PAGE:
The River Summons!

I awaken by the desire to drift on a lazy river someplace. Maybe it was remnants a of dream or just the instinctive desire to be near water. Whichever, I decide to head toward water. My ship is small but quite worthy; it will navigate the waters I have chosen. I gather my essentials and load my equipment…it is nice when your ship will easily fit in the back of a pick-up truck. My portage requires about 40 minutes of driving time to arrive at the water’s edge.

The air is lukewarm but it’s a beautiful morning under cloudy skies. The drive to the water is beautiful. It’s along a serpentine blacktop that traverses the countryside of one of the bordering counties. With the windows of the truck rolled down, I welcome the fragrance of spring. Ah yes, the aroma of fresh trees, flowers and fresh air.

Screeeeeeeeech….I quickly come to a stop in the road. What’s this? Something impedes my travels, a detour, and a long way around. Don’t they know? I need to get to the river. Well, it seems that there will be quite a few chickens that will not have to go the slaughter house. However, I believe the only survivor was the “chicken truck” driver.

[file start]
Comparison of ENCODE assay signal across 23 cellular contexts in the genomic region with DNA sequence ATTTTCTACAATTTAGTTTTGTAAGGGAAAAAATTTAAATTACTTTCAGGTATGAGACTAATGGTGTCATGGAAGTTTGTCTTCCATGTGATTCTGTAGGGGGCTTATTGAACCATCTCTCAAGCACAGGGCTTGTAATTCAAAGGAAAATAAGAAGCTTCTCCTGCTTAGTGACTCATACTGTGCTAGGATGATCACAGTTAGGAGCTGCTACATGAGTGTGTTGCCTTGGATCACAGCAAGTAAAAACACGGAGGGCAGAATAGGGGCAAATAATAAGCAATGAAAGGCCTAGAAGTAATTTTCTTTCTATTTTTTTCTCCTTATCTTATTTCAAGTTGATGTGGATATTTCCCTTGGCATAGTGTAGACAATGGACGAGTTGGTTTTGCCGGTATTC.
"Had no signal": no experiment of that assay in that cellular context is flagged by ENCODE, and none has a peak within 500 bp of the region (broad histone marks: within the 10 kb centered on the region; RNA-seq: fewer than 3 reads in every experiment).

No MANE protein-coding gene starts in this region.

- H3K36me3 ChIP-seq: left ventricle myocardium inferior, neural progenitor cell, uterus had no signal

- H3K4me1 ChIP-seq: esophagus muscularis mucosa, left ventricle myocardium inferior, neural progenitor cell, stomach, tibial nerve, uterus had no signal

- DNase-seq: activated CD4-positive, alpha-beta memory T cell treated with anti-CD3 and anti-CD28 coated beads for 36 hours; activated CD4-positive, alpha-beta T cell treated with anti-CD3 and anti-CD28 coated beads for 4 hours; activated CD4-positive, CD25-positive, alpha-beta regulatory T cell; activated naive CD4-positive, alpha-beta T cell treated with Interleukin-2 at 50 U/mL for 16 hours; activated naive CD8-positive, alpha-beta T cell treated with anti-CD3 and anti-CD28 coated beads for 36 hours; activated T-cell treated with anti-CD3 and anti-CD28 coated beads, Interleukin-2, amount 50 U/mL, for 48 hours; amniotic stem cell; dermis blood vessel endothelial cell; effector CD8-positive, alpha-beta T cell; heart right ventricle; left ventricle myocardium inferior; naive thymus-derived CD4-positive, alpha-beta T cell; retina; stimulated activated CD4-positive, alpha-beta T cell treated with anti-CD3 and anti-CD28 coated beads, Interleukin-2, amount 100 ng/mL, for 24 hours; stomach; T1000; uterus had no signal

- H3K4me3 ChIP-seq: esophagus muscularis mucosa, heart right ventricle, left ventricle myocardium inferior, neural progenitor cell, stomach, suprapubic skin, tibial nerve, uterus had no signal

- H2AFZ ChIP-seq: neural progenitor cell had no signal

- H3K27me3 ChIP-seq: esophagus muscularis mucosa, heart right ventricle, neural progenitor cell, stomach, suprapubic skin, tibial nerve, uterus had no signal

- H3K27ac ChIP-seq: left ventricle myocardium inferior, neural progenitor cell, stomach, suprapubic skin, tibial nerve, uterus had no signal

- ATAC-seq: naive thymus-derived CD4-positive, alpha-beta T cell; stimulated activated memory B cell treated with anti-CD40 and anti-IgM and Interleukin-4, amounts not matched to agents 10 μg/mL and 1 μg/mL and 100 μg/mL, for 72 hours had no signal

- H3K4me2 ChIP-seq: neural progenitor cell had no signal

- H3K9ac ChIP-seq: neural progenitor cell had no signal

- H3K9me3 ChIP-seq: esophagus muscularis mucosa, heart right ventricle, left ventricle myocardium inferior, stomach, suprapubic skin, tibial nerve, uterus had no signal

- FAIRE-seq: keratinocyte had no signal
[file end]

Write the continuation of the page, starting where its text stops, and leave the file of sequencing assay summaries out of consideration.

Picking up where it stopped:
Finally, I’m at the water’s edge. The river is flat, mirrored and inviting. Once on the water I paddle up stream to the bridge. It’s a very tall bridge from the boat. I paddle further to the see the remains of the old bridge, now nothing more than a wide column of rocks with trees growing from it. I would have loved to have seen the old bridge. I’m certain it was dignified in its day.

Just past the old bridge I encounter two Canada geese. They are squawking and honking in disapproval but otherwise ignore me. I spend approximately two and half hours on the water just drifting and paddling up and down stream. It has been a good morning. I needed that time on the water; the bond with nature was also needed. I will return.

If my ship sails from sight, it doesn't mean my journey ends; it simply means the river bends.

26 April 2011